Where does this leave the Popular Democratic Party? The POP, the dominant party on the island from 1940 to 1976, lost power not on the statehood issue but over tax policy. In the fall of 1974, as both the U.S. and Puerto Rico were about to go over a recession cliff, Governor Rafael Hernandez Colon embraced the economic advice of his mainland consultant, Yale's James Tobin. A 5 percent surcharge was slapped on personal incomes. The island unemployment rate, which had been just above 10 percent, climbed to about 23 percent at the height of the recession.

In the 1976 election, Romero, then mayor of San Juan, foreshadowed Howard Jarvis. He attacked the PDP's tax policies and pledged tax cuts. Now out of power, the PDF has still not figured out what hit it. Once itself a party of moderate orientation, it lost important elements of support to the NPP and as a result has grown more strident in its liberalism. Its theoreticians have been busily hammering together a "New Thesis" for Puerto Rico that is fervently isolationist and statist. The chief economic features are credit controls and tariff walls. It demands authority for such "autonomy" from Washington, as a counterpole to statehood, and seems prepared to deploy Third World rhetoric, with the U.S. cast as a colonial power, unless it gets its way. One of the main spokesmen for the "New Thesis" is James McDonough, who worked in the Hernandez Colon administration and now writes in the English-language San Juan Star:

The United States is worried about the military and political situation in the Caribbean. Encouraged by Cuba, leftist governments have appeared during the past year in Grenada at one end of the Caribbean and Nicaragua at the other end. Moreover, the U.S. sees Manley in Jamaica as dangerously flirting with Castro and the left.
These ominous changes coupled with the problems in the oil rich Middle East have brought the Caribbean into a new focus at the highest levels of U.S. government.
The Republican answer is now obvious: statehood. Statehood for Puerto Rico, as was true for Hawaii in the Pacific, will guarantee U.S. presence in a vital area of the world. Statehood from this context, then, is not the desire to do justice to Puerto Ricans, but an attempt to make sure the United States does not lose a strategic piece of real estate. Statehood becomes the new face of colonialism; it is being encouraged in the United States not by its liberals, but by its conservatives. Their motives are expansionist; their purpose, to solidify once and for all that land grab of 1898.1

McDonough's analysis is extremely perceptive. The greater Fidel Castro's impudence in fomenting Puerto Rican independence, the more ardent American conservatives become in contemplating statehood. What is interesting, though, is the emptiness of McDonough's complaint. Saying "statehood becomes the new face of colonialism" is the equivalent of arguing that "marriage becomes the new face of concubinage," having lost your mistress to a serious suitor.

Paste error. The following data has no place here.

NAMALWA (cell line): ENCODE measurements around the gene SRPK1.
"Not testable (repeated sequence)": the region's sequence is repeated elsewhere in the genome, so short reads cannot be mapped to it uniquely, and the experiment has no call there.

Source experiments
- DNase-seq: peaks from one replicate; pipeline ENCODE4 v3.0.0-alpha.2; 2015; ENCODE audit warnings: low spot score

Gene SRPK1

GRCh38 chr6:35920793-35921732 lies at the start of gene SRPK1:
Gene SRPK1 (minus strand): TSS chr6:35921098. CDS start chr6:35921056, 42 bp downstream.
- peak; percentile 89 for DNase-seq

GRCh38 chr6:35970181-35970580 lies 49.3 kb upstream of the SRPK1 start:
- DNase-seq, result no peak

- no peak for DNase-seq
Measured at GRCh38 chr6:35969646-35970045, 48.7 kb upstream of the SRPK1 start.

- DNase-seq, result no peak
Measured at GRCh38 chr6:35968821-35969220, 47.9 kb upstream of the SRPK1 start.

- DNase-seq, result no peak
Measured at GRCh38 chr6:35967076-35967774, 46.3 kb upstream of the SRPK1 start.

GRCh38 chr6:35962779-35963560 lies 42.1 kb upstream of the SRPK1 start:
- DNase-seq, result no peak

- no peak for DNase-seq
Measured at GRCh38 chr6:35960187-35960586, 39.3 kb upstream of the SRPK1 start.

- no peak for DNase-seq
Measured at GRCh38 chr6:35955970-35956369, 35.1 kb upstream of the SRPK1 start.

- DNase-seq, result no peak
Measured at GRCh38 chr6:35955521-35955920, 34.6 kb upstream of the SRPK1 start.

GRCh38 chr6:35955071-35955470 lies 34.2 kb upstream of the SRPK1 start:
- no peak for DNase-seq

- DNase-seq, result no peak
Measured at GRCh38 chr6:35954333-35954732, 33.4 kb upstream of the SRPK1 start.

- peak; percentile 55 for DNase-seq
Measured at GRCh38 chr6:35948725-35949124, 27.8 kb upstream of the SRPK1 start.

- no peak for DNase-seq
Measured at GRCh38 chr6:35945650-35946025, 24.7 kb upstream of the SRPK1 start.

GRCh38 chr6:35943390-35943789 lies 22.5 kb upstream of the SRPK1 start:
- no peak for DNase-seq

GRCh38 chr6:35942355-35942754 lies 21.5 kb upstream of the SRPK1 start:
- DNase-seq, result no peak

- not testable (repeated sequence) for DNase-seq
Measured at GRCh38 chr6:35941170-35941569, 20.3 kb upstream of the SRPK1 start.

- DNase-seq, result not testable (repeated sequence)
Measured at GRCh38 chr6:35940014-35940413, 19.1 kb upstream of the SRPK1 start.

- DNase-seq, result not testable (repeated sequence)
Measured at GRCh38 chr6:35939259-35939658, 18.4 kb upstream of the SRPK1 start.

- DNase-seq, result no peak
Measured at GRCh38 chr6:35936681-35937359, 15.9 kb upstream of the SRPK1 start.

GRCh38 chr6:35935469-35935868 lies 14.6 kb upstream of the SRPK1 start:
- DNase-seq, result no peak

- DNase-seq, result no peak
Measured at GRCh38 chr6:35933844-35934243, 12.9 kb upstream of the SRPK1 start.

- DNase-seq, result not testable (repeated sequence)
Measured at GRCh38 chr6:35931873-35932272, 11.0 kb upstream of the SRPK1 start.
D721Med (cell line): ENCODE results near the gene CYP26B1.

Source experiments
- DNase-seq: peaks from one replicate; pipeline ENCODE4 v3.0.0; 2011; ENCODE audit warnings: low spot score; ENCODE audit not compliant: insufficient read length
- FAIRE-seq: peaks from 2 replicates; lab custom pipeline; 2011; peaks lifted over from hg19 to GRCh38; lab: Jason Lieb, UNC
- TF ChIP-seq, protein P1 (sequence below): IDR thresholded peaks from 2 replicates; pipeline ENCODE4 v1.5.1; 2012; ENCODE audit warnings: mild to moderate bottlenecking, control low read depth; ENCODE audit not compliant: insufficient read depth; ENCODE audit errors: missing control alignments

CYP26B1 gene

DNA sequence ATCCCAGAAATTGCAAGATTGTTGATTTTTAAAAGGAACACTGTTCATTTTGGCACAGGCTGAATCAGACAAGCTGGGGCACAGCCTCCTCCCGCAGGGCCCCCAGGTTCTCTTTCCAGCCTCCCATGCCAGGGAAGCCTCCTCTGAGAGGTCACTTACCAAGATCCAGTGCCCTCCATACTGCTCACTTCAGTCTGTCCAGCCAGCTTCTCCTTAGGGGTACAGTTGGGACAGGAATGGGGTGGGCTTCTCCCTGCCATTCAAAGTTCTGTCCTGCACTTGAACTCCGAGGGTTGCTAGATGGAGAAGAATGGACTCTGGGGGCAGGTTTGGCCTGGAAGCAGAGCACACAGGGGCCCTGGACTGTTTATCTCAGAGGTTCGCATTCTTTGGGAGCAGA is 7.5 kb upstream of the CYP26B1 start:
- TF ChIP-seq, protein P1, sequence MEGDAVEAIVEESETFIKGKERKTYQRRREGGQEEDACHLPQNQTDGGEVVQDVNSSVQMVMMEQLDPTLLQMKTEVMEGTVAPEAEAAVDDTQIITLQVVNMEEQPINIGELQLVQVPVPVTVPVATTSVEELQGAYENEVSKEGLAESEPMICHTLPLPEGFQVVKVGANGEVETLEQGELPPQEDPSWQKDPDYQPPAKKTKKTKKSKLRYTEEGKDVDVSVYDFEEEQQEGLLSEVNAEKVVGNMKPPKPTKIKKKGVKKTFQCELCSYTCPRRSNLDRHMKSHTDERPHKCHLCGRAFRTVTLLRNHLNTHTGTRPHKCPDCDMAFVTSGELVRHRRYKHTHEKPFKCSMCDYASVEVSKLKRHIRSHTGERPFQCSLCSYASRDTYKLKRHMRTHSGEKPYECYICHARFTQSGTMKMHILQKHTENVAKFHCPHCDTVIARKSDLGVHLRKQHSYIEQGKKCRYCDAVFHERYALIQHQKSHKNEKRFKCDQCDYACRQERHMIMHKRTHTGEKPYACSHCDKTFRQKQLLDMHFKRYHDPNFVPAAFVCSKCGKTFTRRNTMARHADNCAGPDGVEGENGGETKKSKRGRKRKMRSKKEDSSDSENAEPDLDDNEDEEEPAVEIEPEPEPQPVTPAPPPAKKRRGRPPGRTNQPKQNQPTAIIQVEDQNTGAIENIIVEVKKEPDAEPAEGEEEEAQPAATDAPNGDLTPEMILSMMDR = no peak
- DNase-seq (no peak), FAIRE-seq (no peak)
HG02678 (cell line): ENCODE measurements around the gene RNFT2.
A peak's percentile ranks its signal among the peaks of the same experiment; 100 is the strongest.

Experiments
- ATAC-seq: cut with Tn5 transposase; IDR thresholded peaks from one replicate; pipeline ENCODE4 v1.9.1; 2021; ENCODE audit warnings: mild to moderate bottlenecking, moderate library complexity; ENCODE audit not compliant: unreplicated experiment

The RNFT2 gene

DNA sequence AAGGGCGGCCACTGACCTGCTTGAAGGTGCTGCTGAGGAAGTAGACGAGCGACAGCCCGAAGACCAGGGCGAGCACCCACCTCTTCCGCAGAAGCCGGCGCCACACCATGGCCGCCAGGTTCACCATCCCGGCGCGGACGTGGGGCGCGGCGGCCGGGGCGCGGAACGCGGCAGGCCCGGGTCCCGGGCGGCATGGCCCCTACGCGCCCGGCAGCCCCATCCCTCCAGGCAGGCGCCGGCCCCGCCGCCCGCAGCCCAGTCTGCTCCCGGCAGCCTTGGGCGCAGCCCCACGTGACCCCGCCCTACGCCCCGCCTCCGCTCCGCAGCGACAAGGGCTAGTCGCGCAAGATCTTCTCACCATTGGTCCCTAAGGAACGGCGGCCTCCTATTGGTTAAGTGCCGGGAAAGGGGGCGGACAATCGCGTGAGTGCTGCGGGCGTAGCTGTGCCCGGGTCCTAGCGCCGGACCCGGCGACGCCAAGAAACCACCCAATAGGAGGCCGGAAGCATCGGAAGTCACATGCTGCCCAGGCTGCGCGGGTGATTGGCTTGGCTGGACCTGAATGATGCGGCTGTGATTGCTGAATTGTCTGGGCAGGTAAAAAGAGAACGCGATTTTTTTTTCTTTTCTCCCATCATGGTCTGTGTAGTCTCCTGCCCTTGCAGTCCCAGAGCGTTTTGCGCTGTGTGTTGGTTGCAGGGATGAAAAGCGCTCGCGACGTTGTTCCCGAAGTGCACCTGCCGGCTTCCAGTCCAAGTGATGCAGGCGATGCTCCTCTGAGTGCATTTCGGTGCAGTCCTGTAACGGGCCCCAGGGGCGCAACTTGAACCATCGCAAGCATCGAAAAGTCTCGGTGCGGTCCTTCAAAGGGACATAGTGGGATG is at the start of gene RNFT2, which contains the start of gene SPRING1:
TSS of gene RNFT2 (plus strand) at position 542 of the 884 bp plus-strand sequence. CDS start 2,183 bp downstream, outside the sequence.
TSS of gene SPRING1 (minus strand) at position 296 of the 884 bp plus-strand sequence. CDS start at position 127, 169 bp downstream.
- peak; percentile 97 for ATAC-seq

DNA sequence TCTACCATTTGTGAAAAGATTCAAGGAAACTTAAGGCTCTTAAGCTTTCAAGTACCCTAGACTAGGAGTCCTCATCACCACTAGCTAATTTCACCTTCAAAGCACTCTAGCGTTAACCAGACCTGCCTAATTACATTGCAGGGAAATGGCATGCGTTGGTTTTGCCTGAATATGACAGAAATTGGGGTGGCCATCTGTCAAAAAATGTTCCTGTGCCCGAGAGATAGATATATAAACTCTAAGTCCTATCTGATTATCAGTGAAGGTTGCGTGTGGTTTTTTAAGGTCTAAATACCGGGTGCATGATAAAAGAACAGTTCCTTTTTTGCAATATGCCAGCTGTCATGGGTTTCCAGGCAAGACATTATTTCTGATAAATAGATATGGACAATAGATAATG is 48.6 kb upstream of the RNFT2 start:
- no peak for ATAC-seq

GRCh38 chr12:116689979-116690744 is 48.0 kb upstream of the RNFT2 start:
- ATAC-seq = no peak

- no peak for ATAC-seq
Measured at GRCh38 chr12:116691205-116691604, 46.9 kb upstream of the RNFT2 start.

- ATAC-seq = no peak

But this is about all the PDF has left. Unless Romero does something incredibly foolish, which is not his practice, he easily will win re-election in 1980. And whoever wins the White House will be ready to move on statehood legislation as soon as the plebiscite produces a positive vote in 1981, which it no doubt will. But Romero still will have to overcome a lot of obstacles before Puerto Rico becomes No. 51.

The central problem on the path toward statehood is Puerto Rico's separate fiscal system. This was not a problem for Alaska and Hawaii, which attained statehood in 1959. Since 1917, Puerto Rico has had autonomy over internal taxation, and maintenance of such autonomy has been a central tenet of the Popular Democratic Party in opposing statehood. But while the island citizenry does not face federal tax rates, and even retains the import duties on goods coming into the island, it levies personal income tax rates and gift and estate taxes that are steeper than mainland citizens face. About the only exception is Social Security tax, which Puerto Ricans pay.2

As Romero took office, the top marginal income tax rate was a dizzy 87 percent, encountered at $200,000, including Hernandez Colon's 5 percent surtax—which had been labeled La Vam-parita or "little vampire" by the citizenry. In the past three years, four across-the-board adjustments have been enacted, including repeal of La Vamparita and another surtax that had been collected since the Korean War, plus two 5 percent rate cuts. The top marginal rate is now 71 percent. Tax rates on lower and middle incomes have been cut proportionately and Romero vows to continue these across-the-board cuts until the top rate is down to 50 percent.